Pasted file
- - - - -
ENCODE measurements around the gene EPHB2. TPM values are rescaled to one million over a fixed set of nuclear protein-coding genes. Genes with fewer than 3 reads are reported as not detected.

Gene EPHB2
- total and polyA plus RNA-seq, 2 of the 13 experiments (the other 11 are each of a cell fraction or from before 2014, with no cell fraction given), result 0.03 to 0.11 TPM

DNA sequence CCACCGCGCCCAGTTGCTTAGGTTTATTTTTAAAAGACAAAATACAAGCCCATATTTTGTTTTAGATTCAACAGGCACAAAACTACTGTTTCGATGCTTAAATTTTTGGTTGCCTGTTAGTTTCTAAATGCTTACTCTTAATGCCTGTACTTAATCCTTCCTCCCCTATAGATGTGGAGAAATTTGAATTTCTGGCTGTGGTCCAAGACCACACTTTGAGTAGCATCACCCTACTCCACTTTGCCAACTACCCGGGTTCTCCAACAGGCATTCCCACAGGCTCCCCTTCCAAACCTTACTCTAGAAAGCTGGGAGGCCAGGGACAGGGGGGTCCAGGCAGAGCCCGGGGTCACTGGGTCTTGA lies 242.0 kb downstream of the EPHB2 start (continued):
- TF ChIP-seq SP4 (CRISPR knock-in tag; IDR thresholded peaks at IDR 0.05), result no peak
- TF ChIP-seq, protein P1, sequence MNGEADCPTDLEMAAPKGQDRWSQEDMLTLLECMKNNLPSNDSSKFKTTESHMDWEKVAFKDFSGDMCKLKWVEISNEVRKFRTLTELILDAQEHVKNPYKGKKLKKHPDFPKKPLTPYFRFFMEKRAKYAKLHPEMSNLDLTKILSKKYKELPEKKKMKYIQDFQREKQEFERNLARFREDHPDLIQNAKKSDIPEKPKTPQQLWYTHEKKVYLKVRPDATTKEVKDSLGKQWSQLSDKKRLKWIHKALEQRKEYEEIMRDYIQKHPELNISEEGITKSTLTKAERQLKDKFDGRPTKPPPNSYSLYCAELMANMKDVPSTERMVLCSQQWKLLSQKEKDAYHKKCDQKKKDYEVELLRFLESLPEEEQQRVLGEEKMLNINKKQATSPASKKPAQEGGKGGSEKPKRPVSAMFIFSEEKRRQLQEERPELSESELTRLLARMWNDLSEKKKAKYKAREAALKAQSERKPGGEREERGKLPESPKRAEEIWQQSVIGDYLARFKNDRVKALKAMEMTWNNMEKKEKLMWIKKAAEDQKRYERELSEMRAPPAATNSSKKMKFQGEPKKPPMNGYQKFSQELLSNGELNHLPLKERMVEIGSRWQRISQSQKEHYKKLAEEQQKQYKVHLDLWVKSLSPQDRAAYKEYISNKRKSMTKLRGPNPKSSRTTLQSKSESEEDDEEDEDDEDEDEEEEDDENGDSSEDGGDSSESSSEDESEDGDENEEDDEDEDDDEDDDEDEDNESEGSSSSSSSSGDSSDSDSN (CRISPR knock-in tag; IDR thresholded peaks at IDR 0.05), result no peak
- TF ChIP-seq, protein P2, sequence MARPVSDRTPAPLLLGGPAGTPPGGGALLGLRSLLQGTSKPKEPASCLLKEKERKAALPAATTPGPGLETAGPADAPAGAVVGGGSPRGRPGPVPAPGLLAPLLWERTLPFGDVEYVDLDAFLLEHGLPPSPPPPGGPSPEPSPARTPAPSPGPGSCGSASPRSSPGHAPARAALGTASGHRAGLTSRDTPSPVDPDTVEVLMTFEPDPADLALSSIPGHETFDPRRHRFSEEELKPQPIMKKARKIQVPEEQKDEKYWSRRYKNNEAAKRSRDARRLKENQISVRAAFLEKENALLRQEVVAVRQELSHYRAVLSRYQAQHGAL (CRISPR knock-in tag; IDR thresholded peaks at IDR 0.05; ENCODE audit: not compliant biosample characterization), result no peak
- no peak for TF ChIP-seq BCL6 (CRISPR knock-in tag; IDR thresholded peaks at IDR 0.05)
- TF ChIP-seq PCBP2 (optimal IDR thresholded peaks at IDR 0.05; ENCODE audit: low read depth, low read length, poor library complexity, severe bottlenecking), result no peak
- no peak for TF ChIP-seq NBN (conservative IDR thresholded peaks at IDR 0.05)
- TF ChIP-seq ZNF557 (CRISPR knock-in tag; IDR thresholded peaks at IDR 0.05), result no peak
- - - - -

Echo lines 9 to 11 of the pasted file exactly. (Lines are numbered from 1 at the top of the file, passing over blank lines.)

- TF ChIP-seq PCBP2 (optimal IDR thresholded peaks at IDR 0.05; ENCODE audit: low read depth, low read length, poor library complexity, severe bottlenecking), result no peak
- no peak for TF ChIP-seq NBN (conservative IDR thresholded peaks at IDR 0.05)
- TF ChIP-seq ZNF557 (CRISPR knock-in tag; IDR thresholded peaks at IDR 0.05), result no peak